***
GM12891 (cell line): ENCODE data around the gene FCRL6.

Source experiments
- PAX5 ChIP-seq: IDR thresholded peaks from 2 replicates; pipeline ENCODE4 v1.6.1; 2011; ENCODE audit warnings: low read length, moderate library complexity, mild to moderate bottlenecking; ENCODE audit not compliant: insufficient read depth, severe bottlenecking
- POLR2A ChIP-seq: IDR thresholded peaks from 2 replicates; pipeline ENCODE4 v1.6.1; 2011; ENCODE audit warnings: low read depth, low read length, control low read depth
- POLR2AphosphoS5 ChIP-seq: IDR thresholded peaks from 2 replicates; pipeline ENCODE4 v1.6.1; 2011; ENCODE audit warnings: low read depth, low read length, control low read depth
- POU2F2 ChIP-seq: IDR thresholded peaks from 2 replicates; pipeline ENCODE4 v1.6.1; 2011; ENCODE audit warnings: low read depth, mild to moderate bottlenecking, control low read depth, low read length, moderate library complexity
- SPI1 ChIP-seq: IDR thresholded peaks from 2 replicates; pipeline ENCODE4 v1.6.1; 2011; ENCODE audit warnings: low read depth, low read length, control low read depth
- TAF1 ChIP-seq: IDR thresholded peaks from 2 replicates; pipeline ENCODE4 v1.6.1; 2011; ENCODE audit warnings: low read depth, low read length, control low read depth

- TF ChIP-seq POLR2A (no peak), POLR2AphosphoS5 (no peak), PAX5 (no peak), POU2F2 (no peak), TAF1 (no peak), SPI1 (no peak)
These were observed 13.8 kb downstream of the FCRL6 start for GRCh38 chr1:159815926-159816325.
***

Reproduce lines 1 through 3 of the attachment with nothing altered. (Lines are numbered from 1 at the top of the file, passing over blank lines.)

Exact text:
GM12891 (cell line): ENCODE data around the gene FCRL6.

Source experiments
- PAX5 ChIP-seq: IDR thresholded peaks from 2 replicates; pipeline ENCODE4 v1.6.1; 2011; ENCODE audit warnings: low read length, moderate library complexity, mild to moderate bottlenecking; ENCODE audit not compliant: insufficient read depth, severe bottlenecking